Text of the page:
In addition to being proficient with an avalanche beacon, how about not being buried in the first place?
The only assured approach for that goal is, quite obviously, to not get caught in an avalanche. Failing that, the selection of airbag backpacks in North America has increased rapidly in recent years, accompanied with a slight decrease in both price and weight for some models.
In contrast to your likely first impressions, airbag packs work not through enhanced buoyancy but instead through the principle of inverse segregation: whether in a box of cereal, a can of mixed nuts, or a moving mass of avalanche debris with entrained objects, bigger objects are more likely to stay higher in the mix. A deployed airbag simply makes you bigger, which helps keep you on the surface. And unlike an automotive airbag, even the airbag packs that are designed to wrap around the wearer still leave most of your body exposed to trauma.
So do they really work? Yes. How well? A 2014 peer-reviewed study by an international team of researchers analyzed databases from several nations, including the U.S., Canada, and many European alpine countries. The analysis was restricted to incidents in which both airbag pack wearers and non-wearers were seriously involved. The researchers developed a sophisticated model to control for various factors in order to isolate the effect of airbag packs. Perhaps the most salient single statistic is that out of every 100 skiers who have died in avalanches, 36 would have lived had they been equipped with airbag packs. (Read a more accessible version of the peer-reviewed study as published by The Avalanche Review.)
Why weren’t more lives saved? First, as previously noted, airbags can do little to mitigate the human body’s traumatic exposure to the multiple impacts from trees and rocks in an avalanche path runout: somewhere around one-fourth to one-third of all avalanche victims die from trauma, not asphyxiation. Second, some airbag users do manage to stay on top of one debris flow only to be simultaneously buried by an another debris flow—this often occurs in larger avalanches. Third, airbag packs were successfully deployed in only about 80% of the incidents in the study’s database. In more than half of the failed deployments the victim never managed to pull the trigger.
Saving more than one out of every three avalanche fatalities is still an impressive safety record. Offset against the increased survival rate though is the cost and, for self-propelled skiers, the weight penalty of about three to five pounds.
Four different types of systems are available for the 2014-15 season—with widely varying costs and inconveniences for both resetting the system and for air travel.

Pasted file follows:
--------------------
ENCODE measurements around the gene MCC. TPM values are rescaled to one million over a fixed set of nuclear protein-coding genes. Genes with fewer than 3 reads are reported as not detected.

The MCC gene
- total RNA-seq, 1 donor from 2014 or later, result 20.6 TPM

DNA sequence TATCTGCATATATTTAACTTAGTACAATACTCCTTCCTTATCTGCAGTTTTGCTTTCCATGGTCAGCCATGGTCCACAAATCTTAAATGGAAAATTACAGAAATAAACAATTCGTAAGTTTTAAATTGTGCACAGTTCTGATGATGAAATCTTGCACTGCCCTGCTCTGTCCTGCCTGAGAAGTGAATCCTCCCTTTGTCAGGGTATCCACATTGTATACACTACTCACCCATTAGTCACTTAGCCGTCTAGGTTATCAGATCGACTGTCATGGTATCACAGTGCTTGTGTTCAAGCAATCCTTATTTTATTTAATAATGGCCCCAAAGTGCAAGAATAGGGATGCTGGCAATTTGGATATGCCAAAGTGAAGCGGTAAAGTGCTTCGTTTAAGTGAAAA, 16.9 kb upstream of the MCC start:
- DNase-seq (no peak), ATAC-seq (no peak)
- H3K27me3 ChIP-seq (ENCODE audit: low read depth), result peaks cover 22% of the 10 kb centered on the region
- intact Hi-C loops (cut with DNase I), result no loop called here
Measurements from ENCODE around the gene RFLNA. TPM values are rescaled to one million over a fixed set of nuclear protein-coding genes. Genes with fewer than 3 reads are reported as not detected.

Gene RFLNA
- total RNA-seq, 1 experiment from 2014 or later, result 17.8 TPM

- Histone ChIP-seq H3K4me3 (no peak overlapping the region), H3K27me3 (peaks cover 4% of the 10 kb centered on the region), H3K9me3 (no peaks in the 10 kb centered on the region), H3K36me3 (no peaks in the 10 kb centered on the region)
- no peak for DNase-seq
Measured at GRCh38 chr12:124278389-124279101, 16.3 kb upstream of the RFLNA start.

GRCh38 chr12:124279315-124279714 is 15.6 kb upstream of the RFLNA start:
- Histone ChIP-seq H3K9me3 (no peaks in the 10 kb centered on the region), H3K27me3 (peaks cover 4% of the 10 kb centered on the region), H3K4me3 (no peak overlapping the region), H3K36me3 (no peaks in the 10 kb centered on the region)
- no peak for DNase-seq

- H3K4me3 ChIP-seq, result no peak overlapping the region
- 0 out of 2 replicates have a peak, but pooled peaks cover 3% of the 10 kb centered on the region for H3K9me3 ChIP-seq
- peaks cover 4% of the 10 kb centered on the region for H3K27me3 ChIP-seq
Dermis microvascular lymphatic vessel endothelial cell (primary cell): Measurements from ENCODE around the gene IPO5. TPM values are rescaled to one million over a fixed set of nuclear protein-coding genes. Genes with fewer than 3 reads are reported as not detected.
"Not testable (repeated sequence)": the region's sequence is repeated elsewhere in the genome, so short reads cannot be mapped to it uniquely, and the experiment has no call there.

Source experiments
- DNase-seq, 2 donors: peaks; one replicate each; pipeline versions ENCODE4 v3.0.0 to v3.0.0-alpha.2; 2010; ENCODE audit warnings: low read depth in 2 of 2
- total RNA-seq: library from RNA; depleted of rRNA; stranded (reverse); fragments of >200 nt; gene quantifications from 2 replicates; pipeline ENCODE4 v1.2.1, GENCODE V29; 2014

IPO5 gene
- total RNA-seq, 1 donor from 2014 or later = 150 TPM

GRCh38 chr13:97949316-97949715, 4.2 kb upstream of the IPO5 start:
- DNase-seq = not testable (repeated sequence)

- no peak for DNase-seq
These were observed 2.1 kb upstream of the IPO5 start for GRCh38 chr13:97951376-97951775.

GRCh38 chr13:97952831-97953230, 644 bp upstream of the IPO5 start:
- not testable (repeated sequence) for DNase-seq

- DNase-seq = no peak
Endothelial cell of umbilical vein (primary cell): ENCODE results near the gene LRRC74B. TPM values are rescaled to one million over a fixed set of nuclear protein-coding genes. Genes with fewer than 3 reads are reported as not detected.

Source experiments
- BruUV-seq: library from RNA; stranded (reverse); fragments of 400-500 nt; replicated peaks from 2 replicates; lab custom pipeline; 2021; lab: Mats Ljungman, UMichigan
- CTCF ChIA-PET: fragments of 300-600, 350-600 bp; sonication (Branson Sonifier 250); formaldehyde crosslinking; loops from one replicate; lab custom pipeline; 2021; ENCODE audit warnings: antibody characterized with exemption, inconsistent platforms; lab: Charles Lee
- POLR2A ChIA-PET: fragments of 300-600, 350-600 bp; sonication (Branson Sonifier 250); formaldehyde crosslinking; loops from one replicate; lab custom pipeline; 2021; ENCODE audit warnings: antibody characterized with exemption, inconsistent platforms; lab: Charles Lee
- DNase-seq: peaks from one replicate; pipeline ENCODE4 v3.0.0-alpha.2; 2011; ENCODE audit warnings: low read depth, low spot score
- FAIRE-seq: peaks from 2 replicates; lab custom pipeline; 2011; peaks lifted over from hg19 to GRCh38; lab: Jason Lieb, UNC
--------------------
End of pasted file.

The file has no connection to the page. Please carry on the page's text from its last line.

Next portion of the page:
|Summary of Different Systems for Practice and Air Travel|
|System||Brand||System Reset||Air Travel|
|Sealed nitrogen cylinder||ABS & licensees Dakine, Deuter, Ortovox, Salewa, TNF, etc; zip-ons: ARVA, Atomic, Burton, Dynastar, Head, Millet, Mtn Hardwear, Osprey, Rossi, Salomon, etc||$120 annual pre-season exchange, or ~$85 exchange via SLC & Tahoe dealers (incl. HAZMAT return ship)||HAZMAT license to ship in advance, or dealer at destination, or dealer ship to destination|
|Refillable atmospheric air cylinder||Backcountry Access / K2
Mammut / Snowpulse
(WARY / Mystery Ranch discontinued)
|Dealer cylinder exchange, or buy refill adaptor(s) for SCUBA, paintball, firehouse||Fly empty, then refill or exchange cylinder at destination|
|Sealed disposable CO2 & Ar cylinders||Alpride via licensees Scott, Millet, Ferino||Easy to screw on new cylinders; ~$25 per set||TSA ok's similar lifejackets + extra cylinders|
|Rechargeable battery||JetForce: Black Diamond / Pieps / POC||4+ deployments per charge then plug in to recharge||Like a laptop or any other rechargeable Li battery|
If commercial air travel within or from the United States is an important concern, ignore the citations by the International Air Transport Association whose so-called regulations are merely suggestions from an industry council with no direct implications for the actual rules followed by the Transportation Security Administration.
If you are particular about pack features, don’t take anything for granted. Some common backpack features, such as a ski carrying system and hydration bladder, are not found on all airbag packs, because some portion of the pack must split apart for airbag deployment. Also, specified weights may not include a charged cylinder and specified capacities may not exclude the space occupied by the airbag system. In sum, do not assume anything unless you verify it on the particular pack model and model year that you are considering. It's also important to check out the trigger system in person: you don’t want to be the one out of every ten airbags users who were unable to pull the trigger!
This is a backpack-like device that contains a non-inflated, internally supported ball (like a "Chinese lantern"). When an avalanche strikes, you pull a rip-cord to deploy the ball which is tethered to the end of a 12-meter cord. The ball remains above the snow—or so you hope. Rescuers follow the cord to the victim. It sounds like a lot of shoveling... The avalanche ball is essentially an update to the original avalanche cords from days of old. Neither the original nor this more modern reincarnation have any documented saves. Don't confuse this with an avalanche air bag, above, which prevents you from being buried in the first place.